The record books could be rewritten when it comes to one of the darkest chapters in US history.
Crews have begun excavating remains of possible Tulsa Race Massacre victims, removing them from a cemetery where searchers so far have found 27 bodies.
Oklahoma State Archaeologist Kary Stackelbeck is involved in the effort, as authorities search for unaccounted remains from the 1921 tragedy.
"Today we have actually commenced with the process of excavating four individual burials," she said.
The 1921 massacre occurred when a white mob descended on the Black section of Tulsa — Greenwood — and burned more than 1,000 homes, looted hundreds of others and destroyed its thriving business district. Most historians who have studied the event estimate the death toll to be between 75 and 300.
Last week, Joe Biden became the first sitting US president to visit the site in Tulsa, Oklahoma, marking the hundred year anniversary of the tragedy.
The remains that have been found will be transferred for examinations led by forensic anthropologist Phoebe Stubblefield.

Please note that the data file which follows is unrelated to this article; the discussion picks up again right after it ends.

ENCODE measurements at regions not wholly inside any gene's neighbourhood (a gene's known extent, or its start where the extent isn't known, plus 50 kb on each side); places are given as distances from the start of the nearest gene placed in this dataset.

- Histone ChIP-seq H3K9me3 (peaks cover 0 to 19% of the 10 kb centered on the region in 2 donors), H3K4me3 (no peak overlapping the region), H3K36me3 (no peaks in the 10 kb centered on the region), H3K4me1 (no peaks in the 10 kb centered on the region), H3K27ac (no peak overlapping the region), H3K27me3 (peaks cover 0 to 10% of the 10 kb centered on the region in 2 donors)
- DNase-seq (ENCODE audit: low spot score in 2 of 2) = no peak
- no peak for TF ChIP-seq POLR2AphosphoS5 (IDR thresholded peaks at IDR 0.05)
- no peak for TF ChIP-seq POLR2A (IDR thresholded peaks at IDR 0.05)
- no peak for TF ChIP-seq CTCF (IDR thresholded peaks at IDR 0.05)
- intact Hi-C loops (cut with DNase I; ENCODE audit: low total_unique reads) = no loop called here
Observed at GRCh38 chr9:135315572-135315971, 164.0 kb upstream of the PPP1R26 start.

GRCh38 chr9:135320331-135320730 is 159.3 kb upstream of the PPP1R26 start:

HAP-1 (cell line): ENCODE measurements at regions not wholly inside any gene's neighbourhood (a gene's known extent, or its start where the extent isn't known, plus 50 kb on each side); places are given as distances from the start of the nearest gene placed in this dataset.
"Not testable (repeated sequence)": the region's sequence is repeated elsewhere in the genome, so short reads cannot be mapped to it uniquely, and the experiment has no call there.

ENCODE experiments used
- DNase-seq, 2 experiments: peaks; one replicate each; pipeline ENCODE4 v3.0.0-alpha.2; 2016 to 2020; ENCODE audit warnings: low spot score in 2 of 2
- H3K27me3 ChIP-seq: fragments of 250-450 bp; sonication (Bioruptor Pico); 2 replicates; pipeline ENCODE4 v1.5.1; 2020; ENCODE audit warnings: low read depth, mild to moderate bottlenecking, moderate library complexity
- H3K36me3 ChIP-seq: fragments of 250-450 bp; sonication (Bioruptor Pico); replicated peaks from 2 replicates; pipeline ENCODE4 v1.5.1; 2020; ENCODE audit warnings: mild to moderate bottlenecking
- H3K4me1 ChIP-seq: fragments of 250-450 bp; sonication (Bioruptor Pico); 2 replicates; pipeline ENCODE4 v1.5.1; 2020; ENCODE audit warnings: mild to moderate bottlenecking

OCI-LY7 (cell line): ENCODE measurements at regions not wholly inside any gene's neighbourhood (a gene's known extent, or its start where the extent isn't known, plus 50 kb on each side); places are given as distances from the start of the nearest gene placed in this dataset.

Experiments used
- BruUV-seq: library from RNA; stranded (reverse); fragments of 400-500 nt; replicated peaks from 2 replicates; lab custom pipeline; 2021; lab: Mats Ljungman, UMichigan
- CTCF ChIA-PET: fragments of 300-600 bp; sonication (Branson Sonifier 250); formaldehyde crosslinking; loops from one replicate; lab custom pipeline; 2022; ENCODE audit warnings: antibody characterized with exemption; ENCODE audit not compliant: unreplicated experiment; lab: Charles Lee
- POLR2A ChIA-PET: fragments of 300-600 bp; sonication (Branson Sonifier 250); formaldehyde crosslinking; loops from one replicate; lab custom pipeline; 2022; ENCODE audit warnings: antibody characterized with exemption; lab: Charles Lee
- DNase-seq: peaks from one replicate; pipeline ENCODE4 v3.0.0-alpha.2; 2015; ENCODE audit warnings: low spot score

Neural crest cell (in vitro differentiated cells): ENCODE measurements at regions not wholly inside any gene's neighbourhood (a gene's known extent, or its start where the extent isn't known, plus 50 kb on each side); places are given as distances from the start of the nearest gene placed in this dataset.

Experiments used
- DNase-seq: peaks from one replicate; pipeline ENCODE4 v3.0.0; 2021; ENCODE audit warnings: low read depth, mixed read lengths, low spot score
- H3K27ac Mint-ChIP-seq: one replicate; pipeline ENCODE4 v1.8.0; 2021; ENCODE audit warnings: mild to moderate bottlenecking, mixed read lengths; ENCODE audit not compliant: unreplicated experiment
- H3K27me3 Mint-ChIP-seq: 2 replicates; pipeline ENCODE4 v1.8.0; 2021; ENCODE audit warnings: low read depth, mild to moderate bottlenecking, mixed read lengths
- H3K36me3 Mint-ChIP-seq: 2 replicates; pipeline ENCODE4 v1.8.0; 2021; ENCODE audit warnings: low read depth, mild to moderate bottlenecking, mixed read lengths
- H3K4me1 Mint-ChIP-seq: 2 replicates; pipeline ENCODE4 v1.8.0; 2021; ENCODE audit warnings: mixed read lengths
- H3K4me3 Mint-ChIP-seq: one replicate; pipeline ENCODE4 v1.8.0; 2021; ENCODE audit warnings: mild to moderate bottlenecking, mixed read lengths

"I foresee going forward with skeletal analysis beginning Wednesday (local time)," she said.
Both Ms Stackelbeck and Tulsa Mass Graves Investigation Public Oversight Committee Chairman, Kavin Ross, said it’s possible the remains are from people who died from other things, such as the Spanish Flu pandemic that killed an estimated 7,350 in Oklahoma in 1918 and 1919.
Ms Stackelbeck said the number of remains found in Oaklawn Cemetery now stands at 27, up from 20 discovered as of last week, and that all have been found in coffins.
The search began last year, and researchers in October found at least 12 sets of remains, although the remains were covered back up at that time for further study.
Ms Stackelbeck has estimated more than 30 bodies could be in the site. Searches of two other sites are planned.
The US isn't the only North American country grappling with its brutal past. Last month the remains of 215 children were found buried on the site of what was once Canada's largest Indigenous residential school. Prime Minister Justin Trudeau said it was a "painful reminder" of a "shameful chapter of our country's history".
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